• The Times, (December 9 1927), A Times journalist reported from the city of Canton that the communists were targetting Christians priests and that "Father Wong it was announced was to be publically executed by the slicing process." A local Archbishop was said to have been so condemned. There is no evidence, however, that this sentence was carried out.

  • George Riley Scott, History of Torture, (1940) claims that many were executed this way by the Chinese communist insurgents; he cites claims made by the Nangking government in 1927. It is perhaps uncertain whether these claims were anti-communist propaganda. Scott also calls the it "the slicing process" and differentiates between the different types of execution in different parts of the country. There is no mention of opium. Riley's book contains a picture of a sliced corpse (with no mark to the heart) that was killed in Canton, Canton, China|Canton in 1927. It gives no indication of whether the slicing was done post mortem. Scott claims it was common for the relatives of the victim to bribe the executioner to kill the victim before the slicing procedure began.

  • Sterling Seagrave's Dragon Lady: The Life and Legend of the Last Empress of China (1993)—a biography of Empress Dowager Cixi—reports that "the Death of a Thousand Cuts ... is a classic form of execution practiced by every Dynasties in Chinese history|dynasty in China's history ... it was not at all exceptional in cases of high treason." (p. 80)

  • Louise Levathes, When China Ruled the Seas: The Treasure Fleet of the Dragon Throne, 1405-1433 (1994): "Huang was condemned to a particularly gruesome execution for high treason known as ling chi, or 'death by one thousand cuts.' Cuts were made on his chest, abdomen, arms, legs, and back, so that he very slowly bled to death over a period of time, perhaps as long as three days." (p. 71)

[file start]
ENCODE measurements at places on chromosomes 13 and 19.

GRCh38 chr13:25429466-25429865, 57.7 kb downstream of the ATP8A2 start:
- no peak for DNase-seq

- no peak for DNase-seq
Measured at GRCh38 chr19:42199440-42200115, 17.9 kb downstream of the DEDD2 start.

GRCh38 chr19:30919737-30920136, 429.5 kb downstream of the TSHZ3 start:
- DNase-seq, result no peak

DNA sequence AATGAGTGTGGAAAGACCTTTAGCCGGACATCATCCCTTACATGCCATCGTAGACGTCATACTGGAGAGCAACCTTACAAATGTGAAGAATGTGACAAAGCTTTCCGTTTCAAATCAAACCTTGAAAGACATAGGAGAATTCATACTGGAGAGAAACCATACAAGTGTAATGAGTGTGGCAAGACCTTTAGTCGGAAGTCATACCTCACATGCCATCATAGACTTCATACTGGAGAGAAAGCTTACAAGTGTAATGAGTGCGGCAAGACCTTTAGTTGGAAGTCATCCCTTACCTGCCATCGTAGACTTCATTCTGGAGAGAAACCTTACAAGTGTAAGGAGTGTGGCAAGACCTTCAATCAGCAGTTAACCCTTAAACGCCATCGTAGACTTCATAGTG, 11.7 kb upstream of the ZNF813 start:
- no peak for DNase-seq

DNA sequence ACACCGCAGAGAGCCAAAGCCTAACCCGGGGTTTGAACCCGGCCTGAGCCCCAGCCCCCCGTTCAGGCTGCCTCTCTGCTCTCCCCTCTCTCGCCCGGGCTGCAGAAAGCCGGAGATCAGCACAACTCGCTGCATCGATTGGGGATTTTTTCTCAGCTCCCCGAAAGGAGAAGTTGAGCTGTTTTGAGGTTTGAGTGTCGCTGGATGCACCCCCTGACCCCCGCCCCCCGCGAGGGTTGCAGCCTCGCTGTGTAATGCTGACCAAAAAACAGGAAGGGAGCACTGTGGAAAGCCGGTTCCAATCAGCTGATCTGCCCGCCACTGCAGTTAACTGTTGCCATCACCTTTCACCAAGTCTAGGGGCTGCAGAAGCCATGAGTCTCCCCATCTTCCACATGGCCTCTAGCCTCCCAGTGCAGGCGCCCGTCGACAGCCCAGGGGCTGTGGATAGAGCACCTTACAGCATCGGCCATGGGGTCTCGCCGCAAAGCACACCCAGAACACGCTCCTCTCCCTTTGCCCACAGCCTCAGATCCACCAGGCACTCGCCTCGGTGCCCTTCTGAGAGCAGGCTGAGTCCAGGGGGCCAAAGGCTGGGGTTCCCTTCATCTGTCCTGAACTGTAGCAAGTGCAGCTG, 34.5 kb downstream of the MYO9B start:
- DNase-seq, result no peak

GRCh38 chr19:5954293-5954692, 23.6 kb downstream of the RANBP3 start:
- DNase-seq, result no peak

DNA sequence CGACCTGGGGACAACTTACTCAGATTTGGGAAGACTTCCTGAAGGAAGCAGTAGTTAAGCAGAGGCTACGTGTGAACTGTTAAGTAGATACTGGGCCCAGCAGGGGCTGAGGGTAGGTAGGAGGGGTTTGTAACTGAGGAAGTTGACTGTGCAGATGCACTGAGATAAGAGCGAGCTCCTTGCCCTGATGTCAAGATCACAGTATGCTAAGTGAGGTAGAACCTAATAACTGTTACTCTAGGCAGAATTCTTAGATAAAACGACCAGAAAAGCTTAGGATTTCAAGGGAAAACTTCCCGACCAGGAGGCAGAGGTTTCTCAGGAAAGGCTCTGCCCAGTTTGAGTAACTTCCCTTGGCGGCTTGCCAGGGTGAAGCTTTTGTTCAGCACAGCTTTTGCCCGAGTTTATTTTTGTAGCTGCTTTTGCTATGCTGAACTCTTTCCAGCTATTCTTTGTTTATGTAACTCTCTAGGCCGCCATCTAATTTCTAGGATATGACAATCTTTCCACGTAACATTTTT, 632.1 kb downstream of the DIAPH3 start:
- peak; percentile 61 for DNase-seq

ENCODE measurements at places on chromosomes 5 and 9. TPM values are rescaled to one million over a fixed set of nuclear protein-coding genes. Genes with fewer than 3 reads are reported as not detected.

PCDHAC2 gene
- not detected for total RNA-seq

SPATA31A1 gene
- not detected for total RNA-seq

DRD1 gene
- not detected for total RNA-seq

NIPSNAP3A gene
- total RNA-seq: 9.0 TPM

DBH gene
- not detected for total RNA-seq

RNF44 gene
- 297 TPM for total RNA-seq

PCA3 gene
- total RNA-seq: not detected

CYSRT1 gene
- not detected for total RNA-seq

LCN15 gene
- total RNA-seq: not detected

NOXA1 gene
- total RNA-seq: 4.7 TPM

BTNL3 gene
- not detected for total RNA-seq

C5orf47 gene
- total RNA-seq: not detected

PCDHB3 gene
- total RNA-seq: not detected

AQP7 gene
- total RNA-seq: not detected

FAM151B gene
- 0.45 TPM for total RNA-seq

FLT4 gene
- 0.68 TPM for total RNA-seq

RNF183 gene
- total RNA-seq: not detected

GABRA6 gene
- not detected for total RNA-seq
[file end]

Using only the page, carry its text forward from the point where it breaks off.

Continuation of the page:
• Mark Costanzo, Just Revenge: Costs and Consequences of the Death Penalty (1997): "'Death by a thousand cuts'—where small bits of flesh were carved away over a period of days—was sometimes used in ancient China." (p. 4)

It has been alleged that these accounts are either based on ignorance and prejudice, are historically inaccurate, or simply do not refer to the fictional "Death by a Thousand Cuts".

One account reports that United States Marine Corps members stationed in and around Shanghai between 1927 and 1941 brought evidence of ling chi to the United States: "The prevalence of executions and torture is evidenced by the scrapbooks brought back from China by the Marines. There are photographs of firing squads, beheadings, disembowelments, rape and such torture as 'the death of a thousand cuts.'"

As the online Marine history notes, "Apparently these photographs were commercially available, because there are exact duplicates in many scrapbooks with the name of a commercial studio stamped on the backs of the photographs." Clearly, then, these 'curiosities' may have been widely circulating images bearing little relation to frequent practice, nor, indeed, any similarity with the reported practice that had existed prior to the 1905 prohibition of ling chi. Further perspectives may be revealed by the following statement: "Although morbid, these photographs are chilling testaments to the atrocities that were carried out by both the Chinese and Japanese in Shanghai between 1927 and 1941," suggesting that such gruesome occurences, assuming they actually took place, may have been limited to instances of extreme brutality and war crime and did not necessarily bear any resemblance to any officially sanctioned practice which may or may not have actually existed.